All articles are freely available until September 30, 2021
The Editors of the four American Society for Nutrition (ASN) journals invite you to explore Biomarkers of Food Intake, a new ASN Themed Collection. All the articles in this collection are freely available to all readers regardless of subscription status until September 30, 2021.
Biomarkers serve as measures of food and nutrient intake. Unlike self-reported measures such as dietary recall, which are highly subject to inaccuracy and bias, biomarkers are much more objective. In particular, biomarkers of food intake strengthen nutritional epidemiology association studies and could be pivotal for moving toward nutrition for precision health.
Biomarkers of Food Intake explores the latest scientific advances in the development and application of nutritional biomarkers. Readers will discover how some of these biomarkers have been used to help us better understand how dietary patterns among diverse populations can affect their nutrition and health status. The collection also introduces an emerging group of biomarkers that help us better understand the impact of diet on metabolism. Moreover, the collection explores new biomarker signatures, which are sets of biomarkers that collectively enable more precise, reliable measurements of food intake .
Nineteen articles have been chosen for this Themed Collection, with representative articles from all four ASN journals. Below are highlights:
The American Journal of Clinical Nutrition: Serum Untargeted Metabolomic Profile of the Dietary Approaches to Stop Hypertension (DASH) Dietary Pattern
Dietary Approaches to Stop Hypertension (DASH) has been broadly recommended to reduce the risk of cardiovascular disease. In this study, ASN member Casey M. Rebholz et al. sought to identify metabolites that could serve as biomarkers for the DASH diet by conducting untargeted metabolomic profiling in serum specimens collected from study participants. Specifically, the authors hoped to identify candidate biomarkers associated with an overall DASH dietary pattern given that nutrients do not act in isolation.
In order to conduct their research, study participants were randomly assigned one of three diets: DASH, a control diet similar to the typical Western dietary pattern, and a fruit and vegetable diet containing elements of both the DASH diet as well as the control diet. At the end of eight weeks, the authors conducted untargeted metabolomic profiling among serum specimens.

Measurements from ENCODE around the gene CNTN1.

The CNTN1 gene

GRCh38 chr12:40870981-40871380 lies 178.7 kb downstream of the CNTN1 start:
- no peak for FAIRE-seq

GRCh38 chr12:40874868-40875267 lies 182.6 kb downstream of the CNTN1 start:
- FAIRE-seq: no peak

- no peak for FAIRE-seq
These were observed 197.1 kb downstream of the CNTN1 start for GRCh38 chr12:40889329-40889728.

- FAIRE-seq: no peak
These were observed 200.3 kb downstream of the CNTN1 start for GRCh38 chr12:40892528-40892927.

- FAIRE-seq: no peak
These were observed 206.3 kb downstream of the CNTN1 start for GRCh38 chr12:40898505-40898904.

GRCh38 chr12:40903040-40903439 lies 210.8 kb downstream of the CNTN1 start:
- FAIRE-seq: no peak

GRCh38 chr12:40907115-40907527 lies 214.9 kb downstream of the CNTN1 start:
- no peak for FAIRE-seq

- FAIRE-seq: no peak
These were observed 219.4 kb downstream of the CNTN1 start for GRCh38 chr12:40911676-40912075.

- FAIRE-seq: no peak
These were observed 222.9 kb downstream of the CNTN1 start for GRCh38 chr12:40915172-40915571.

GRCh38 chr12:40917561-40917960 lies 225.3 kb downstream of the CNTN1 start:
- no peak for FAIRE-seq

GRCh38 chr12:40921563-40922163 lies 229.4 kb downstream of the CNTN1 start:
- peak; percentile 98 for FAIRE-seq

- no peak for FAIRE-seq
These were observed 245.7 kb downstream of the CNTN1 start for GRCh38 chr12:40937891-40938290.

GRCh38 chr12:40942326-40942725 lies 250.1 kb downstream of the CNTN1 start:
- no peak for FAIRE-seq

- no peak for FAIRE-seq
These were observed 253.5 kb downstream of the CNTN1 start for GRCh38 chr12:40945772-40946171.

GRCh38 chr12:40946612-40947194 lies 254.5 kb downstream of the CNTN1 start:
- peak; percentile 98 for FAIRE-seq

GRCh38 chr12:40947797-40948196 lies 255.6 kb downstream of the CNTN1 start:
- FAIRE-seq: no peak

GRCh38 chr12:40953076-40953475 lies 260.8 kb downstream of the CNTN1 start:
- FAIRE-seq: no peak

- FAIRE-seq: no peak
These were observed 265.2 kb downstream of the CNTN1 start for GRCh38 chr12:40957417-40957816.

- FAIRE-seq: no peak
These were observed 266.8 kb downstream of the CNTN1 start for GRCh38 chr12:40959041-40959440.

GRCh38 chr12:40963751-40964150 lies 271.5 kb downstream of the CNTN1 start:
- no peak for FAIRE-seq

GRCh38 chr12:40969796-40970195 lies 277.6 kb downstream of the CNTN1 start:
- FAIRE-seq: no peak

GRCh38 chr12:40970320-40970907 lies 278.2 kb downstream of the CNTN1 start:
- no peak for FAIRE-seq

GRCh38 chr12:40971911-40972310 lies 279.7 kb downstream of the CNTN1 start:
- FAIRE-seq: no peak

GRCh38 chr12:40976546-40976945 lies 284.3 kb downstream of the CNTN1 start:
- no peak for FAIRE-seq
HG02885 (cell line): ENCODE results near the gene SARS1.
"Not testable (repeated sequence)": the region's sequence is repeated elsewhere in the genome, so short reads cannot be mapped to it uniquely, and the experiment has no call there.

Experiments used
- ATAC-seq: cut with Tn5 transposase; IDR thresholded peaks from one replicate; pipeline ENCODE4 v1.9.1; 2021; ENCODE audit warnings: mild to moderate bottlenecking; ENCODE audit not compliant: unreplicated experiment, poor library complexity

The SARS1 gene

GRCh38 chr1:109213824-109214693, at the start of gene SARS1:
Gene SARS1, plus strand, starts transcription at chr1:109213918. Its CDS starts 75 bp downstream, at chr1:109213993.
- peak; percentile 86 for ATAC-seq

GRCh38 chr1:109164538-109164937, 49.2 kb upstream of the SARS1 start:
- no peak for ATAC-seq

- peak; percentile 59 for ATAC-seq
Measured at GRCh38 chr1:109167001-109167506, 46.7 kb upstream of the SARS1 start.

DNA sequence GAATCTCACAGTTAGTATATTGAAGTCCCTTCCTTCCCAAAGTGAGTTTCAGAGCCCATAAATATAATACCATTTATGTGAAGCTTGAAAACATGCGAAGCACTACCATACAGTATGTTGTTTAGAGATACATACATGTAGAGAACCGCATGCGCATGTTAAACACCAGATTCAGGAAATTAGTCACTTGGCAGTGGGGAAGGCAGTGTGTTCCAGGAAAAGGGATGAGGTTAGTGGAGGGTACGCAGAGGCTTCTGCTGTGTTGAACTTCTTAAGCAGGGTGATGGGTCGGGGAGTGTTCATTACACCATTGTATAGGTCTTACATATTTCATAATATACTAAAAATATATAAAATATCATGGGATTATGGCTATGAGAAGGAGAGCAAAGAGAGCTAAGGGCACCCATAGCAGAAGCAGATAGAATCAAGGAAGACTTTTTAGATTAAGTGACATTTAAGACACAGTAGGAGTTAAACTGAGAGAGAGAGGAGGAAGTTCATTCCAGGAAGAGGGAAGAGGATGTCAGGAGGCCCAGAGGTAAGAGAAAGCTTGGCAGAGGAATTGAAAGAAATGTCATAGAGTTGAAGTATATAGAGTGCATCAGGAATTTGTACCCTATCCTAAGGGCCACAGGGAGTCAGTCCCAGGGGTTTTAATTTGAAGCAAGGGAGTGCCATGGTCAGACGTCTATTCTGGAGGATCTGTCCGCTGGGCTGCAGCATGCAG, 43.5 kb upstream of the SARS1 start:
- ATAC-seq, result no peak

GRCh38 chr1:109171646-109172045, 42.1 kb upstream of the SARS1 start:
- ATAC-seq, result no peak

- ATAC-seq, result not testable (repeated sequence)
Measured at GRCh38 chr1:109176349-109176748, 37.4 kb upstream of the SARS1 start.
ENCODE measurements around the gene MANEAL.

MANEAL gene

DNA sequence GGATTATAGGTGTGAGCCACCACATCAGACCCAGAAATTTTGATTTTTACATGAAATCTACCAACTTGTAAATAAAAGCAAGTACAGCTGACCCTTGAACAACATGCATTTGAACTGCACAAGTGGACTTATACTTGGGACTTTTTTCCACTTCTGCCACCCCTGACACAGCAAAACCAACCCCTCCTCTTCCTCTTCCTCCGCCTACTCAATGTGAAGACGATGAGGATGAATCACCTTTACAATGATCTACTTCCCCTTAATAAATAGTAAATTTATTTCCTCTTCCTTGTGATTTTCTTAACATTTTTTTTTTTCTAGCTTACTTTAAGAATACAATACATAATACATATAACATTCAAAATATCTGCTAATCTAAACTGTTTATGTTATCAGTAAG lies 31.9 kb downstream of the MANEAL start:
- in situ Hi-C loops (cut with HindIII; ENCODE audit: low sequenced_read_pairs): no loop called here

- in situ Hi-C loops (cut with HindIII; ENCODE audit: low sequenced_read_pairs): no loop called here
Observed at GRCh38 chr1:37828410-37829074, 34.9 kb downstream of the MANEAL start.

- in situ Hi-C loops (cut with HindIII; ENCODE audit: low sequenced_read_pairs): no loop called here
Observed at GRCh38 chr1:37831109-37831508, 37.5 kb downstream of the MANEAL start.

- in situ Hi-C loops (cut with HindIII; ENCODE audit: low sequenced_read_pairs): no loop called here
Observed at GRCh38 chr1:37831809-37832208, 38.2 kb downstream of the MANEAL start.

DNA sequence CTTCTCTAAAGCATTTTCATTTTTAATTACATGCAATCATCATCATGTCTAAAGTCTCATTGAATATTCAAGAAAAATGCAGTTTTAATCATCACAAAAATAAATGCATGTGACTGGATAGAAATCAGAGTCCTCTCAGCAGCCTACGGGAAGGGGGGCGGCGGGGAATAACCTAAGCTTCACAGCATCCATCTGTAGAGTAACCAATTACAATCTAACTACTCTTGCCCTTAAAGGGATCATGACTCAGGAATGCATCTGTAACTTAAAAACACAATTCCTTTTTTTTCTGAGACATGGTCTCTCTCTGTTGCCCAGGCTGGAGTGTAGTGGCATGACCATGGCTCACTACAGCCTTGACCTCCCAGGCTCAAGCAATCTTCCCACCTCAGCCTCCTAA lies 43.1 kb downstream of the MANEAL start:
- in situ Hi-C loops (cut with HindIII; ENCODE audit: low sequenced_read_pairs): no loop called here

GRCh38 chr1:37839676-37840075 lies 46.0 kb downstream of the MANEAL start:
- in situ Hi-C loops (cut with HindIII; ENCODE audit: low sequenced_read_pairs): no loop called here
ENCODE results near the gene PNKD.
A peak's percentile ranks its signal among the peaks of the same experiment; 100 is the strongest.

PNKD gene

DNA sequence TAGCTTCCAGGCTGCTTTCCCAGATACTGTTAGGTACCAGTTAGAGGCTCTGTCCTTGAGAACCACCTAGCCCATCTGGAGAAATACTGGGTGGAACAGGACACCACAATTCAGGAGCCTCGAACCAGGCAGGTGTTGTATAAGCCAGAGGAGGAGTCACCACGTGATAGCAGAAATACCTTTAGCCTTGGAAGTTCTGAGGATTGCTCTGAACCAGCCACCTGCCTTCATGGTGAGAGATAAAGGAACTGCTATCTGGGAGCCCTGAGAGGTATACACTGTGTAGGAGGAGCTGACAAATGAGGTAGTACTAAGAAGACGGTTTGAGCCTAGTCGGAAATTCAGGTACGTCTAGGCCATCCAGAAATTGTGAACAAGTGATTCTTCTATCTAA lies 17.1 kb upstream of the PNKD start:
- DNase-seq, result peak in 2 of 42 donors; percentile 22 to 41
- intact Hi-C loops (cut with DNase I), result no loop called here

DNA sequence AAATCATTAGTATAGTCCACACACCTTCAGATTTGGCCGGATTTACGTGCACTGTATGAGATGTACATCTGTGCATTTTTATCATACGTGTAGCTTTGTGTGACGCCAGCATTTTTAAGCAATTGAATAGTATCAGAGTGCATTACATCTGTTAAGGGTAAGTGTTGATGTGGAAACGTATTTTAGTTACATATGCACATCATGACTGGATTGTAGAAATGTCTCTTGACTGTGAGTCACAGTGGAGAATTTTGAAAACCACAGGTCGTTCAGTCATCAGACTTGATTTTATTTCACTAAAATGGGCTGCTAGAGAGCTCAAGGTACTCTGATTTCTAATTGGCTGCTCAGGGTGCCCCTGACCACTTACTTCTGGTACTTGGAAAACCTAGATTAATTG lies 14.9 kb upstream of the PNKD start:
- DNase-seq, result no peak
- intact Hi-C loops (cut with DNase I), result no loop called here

Forty-four serum metabolites were identified that differed significantly between participants assigned to the DASH diet compared to the two other dietary patterns. According to the authors, “our study findings address a pressing need in nutritional epidemiology for objective biomarkers of dietary intake without the type of error that threatens the validity of estimated dietary intake assessed by using food-frequency questionnaires, 24-hour dietary recalls, and diet records.”
The Journal of Nutrition: Plasma, Urine, and Adipose Tissue Biomarkers of Dietary Intake Differ Between Vegetarian and Non-Vegetarian Diet Groups in the Adventist Health Study-2
The Adventist Health Study-2 (AHS-2) cohort has found differences in food composition, nutrient intake, and health outcomes for vegetarians and non-vegetarians. Fayth L. Miles et al. sought to determine whether biomarkers of dietary intake also differed between vegetarians and non-vegetarians based on their patterns of meat, dairy, and egg consumption. In order to conduct their research, the authors collected fasting plasma, overnight urine, and adipose tissue samples from a subset of AHS-2 participants classified into five diet groups: vegan, lacto-ovo-vegetarian, pesco-vegetarian, semi-vegetarian, and non-vegetarian.